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I am currently studying the Fourier series, which involves integrals of products of sine and cosine functions. Because sine and cosine are orthogonal, we have been using the following facts to help us find the Fourier series of various functions.

$\int_{-\pi}^{\pi}\cos(mx)\cos(nx)dx = \cases{\pi & , $m = n$ \\ 0 & , $m \neq n$} \\ \int_{-\pi}^{\pi}\sin(mx)\sin(nx)dx = \cases{\pi & , $m = n$ \\ 0 & , $m \neq n$} \\ \int_{-\pi}^{\pi}\cos(mx)\sin(nx)dx = 0, \text{for all } m, n$

It seems like there's a more general version of these facts, for sines and cosines with periods other than $2\pi$; e.g. the function $\sin(mx)$ with period $2\pi/m$.

But, I can't seem to find these more general versions anywhere. Could someone please state them here?

Here is an example that seems to come from the more general version of these facts:

$\int_{0}^{3}\sin(\pi x)\sin(\pi x)dx = 3/2$

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  • $\begingroup$ By the way, you can use the Kronecker delta to write the first two integrals as $\pi\delta_{mn}$. $\endgroup$ – J.G. Apr 22 '19 at 21:02
  • $\begingroup$ What you're asking is unclear. Are you trying to find a general formula for $$\int_{a}^{b}\sin(px)\sin(qx)dx$$? $\endgroup$ – clathratus Apr 22 '19 at 21:19
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    $\begingroup$ @clathratus Yes, that's basically what I'm looking for. The particular problem that I'm trying to solve says $\int_{0}^{3} \sin(\pi x) \sin(\frac{\pi n x}{3}) dx = 3/2$ for some values of $n$, and I'm wondering if the reason for that is related to these three facts about the integrals of products of sines and cosines. $\endgroup$ – on-pasta Apr 22 '19 at 21:26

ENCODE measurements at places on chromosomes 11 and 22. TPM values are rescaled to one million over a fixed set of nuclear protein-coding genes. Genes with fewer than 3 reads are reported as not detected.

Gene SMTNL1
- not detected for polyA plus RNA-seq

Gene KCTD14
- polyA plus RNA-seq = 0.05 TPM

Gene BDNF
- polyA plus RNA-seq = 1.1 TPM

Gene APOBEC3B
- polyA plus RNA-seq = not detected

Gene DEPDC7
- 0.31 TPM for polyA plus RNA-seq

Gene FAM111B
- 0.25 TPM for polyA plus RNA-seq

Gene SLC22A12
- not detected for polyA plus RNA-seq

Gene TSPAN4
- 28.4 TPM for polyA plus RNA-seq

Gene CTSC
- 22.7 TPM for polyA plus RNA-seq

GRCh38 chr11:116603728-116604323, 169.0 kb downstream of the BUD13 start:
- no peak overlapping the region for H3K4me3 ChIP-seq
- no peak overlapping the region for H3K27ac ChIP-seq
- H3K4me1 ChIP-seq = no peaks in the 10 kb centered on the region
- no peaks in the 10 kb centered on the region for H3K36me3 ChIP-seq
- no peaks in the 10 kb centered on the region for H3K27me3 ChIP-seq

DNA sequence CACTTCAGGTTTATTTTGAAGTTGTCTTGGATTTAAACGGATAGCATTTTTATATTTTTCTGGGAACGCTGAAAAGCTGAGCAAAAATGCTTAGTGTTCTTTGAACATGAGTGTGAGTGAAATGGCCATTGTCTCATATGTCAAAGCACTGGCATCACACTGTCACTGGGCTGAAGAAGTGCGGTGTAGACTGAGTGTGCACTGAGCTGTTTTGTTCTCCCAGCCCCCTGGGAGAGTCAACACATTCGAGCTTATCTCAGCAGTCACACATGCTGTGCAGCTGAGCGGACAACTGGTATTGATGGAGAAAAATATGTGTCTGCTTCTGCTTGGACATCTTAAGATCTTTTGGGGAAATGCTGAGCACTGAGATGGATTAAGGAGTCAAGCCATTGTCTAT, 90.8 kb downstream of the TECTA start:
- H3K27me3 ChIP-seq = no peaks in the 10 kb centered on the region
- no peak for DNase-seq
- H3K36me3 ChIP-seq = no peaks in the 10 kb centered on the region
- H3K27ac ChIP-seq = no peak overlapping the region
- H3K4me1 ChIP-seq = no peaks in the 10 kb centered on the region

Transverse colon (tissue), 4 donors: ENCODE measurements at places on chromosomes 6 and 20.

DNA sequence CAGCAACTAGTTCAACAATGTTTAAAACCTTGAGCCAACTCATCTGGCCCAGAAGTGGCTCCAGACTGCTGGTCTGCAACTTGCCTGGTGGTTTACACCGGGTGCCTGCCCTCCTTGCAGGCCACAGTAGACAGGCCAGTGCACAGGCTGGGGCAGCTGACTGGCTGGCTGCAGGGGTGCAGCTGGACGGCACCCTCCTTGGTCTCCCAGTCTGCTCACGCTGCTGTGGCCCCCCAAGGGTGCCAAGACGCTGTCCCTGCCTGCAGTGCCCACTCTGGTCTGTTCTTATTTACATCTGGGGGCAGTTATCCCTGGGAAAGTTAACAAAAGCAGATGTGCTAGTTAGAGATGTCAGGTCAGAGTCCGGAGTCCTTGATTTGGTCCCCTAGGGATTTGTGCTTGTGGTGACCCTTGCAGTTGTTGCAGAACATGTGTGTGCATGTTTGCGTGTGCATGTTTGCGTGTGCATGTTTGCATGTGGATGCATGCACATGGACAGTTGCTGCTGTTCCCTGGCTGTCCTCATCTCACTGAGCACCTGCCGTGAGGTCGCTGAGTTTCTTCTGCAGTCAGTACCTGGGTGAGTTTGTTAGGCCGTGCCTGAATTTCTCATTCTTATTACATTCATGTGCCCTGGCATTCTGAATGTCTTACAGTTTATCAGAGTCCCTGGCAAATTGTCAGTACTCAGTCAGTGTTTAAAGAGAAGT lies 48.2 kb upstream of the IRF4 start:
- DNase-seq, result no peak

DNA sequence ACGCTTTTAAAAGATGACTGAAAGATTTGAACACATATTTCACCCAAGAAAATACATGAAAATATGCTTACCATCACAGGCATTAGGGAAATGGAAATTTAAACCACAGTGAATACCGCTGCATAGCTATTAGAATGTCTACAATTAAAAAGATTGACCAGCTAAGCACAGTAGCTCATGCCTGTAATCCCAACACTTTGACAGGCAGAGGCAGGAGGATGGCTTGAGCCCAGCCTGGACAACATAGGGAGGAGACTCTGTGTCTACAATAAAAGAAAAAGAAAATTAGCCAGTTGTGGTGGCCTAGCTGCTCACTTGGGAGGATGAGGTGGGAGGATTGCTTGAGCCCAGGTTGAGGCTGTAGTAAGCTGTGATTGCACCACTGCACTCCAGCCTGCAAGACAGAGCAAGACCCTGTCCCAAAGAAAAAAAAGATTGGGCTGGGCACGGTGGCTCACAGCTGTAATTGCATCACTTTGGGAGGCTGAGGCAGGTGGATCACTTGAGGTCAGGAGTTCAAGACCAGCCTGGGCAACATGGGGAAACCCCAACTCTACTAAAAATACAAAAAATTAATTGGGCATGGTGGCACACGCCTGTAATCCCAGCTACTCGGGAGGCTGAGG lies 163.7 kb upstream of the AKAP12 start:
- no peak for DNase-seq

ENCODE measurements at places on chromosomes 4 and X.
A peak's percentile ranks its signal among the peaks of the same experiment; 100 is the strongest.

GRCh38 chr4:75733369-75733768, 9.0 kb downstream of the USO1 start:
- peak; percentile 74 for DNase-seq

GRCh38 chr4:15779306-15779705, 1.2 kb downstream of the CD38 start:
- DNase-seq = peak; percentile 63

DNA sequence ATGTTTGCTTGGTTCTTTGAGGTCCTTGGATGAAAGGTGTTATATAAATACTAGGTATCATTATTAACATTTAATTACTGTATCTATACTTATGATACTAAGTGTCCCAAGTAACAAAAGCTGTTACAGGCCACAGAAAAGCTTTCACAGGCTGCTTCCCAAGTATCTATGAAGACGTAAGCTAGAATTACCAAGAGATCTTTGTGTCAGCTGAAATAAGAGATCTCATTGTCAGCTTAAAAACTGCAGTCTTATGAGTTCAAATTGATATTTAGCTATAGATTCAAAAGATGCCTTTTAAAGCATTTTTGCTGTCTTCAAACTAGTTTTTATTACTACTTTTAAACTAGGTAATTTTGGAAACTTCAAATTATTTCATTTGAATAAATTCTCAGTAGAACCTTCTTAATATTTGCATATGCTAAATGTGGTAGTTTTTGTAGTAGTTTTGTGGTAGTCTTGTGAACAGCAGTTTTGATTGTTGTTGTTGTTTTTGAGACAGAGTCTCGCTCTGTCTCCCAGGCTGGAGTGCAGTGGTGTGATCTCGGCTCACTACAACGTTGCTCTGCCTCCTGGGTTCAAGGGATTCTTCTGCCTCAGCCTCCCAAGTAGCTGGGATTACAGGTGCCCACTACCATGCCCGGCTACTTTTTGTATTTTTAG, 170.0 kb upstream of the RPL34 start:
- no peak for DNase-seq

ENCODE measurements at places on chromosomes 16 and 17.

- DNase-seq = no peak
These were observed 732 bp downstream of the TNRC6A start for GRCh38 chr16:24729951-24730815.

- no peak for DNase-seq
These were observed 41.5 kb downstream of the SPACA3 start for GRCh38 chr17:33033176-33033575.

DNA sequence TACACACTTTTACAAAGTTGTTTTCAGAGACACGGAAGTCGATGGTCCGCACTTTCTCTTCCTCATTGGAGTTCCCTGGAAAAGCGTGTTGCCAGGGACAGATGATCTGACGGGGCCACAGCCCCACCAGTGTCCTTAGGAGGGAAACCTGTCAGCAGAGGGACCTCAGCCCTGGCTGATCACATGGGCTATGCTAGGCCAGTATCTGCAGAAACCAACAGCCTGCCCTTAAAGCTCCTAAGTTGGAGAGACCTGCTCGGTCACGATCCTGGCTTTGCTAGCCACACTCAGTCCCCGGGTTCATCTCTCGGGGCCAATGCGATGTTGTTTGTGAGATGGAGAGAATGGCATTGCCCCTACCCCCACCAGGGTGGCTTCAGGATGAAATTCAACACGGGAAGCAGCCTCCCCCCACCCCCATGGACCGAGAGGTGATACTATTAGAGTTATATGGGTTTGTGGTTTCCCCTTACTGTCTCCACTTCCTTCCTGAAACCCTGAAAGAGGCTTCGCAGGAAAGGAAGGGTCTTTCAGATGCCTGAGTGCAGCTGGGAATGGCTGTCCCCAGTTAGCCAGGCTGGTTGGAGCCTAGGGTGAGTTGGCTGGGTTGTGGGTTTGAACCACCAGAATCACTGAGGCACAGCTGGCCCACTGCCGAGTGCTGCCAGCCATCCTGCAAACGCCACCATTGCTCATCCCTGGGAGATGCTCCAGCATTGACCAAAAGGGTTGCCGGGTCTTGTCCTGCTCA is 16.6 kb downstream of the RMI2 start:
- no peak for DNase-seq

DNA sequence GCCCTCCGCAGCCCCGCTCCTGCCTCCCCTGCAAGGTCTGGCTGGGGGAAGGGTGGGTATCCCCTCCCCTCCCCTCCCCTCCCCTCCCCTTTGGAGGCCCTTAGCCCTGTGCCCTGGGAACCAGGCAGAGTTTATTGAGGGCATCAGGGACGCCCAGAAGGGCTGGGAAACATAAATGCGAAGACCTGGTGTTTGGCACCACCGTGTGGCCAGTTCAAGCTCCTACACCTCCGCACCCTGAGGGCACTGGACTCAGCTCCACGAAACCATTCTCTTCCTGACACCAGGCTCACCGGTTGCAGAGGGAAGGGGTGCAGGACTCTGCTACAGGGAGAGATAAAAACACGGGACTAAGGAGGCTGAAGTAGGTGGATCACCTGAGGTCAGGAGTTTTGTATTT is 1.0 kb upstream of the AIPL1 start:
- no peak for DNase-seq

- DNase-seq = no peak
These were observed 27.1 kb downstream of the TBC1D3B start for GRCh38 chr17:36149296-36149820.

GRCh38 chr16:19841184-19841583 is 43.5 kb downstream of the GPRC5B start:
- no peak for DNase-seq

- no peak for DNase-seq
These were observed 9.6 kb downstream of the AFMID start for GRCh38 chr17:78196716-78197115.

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I am interpreting your question as you are trying to find which $n$ satisfy $$\int_0^3\sin(\pi x)\sin(n\pi x/3)dx=3/2$$ to do so, we preform the sub. $\pi x/3=u\Rightarrow dx=\frac3\pi du$: $$\frac3\pi\int_0^\pi\sin(3u)\sin(nu)du=\frac32$$ So we are now trying to solve $$\int_0^\pi\sin(3x)\sin(nx)dx=\frac\pi2$$ since $\sin(3x)\sin(nx)$ is symmetric about the $y$-axis, we have that $$\int_0^\pi\sin(3x)\sin(nx)dx=\frac12\int_{-\pi}^{\pi}\sin(3x)\sin(nx)dx$$ so we have to solve $$\int_{-\pi}^{\pi}\sin(3x)\sin(nx)dx=\pi$$ So from the second formula you listed, $$n=3$$ If there's anything I can do to improve my answer, please tell me.

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I think this is what I was looking for:

$\int_{0}^{L} \sin(\frac{\pi x}{L} m) \sin(\frac{\pi x}{L} n) dx = \cases{L/2 & , m = n \\ 0 & , $m \neq n$}$

which came from this video.

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    $\begingroup$ You would derive that by using $\pi x/L=u$ and the symmetry of $\sin(mx)\sin(nx)$ about the $y$-axis. $\endgroup$ – clathratus Apr 22 '19 at 21:44
  • $\begingroup$ @clathratus Thank you! Do you know if a very similar thing holds for cosines? E.g. $\int_{0}^{L} \cos(\frac{\pi x}{L} m) \cos(\frac{\pi x}{L} n) dx = \cases{L/2 & , m = n \\ 0 & , $m \neq n$}$ $\endgroup$ – on-pasta Apr 22 '19 at 21:47
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    $\begingroup$ Yes. Use the sub $\pi x/L=u$ to get $$\frac{L}\pi\int_0^\pi\cos(mu)\cos(nu)du$$ Then use $$\cos(mu)\cos(nu)=\cos(-mu)\cos(-nu)$$ to get $$\frac{L}{2\pi}\int_{-\pi}^{\pi}\cos(mu)\cos(nu)du$$ which is $L/2$ for $m=n$ and $0$ otherwise. $\endgroup$ – clathratus Apr 22 '19 at 21:53
  • $\begingroup$ @clathratus Very helpful -- thank you! $\endgroup$ – on-pasta Apr 22 '19 at 21:54
  • $\begingroup$ You are very welcome :) $\endgroup$ – clathratus Apr 22 '19 at 21:54

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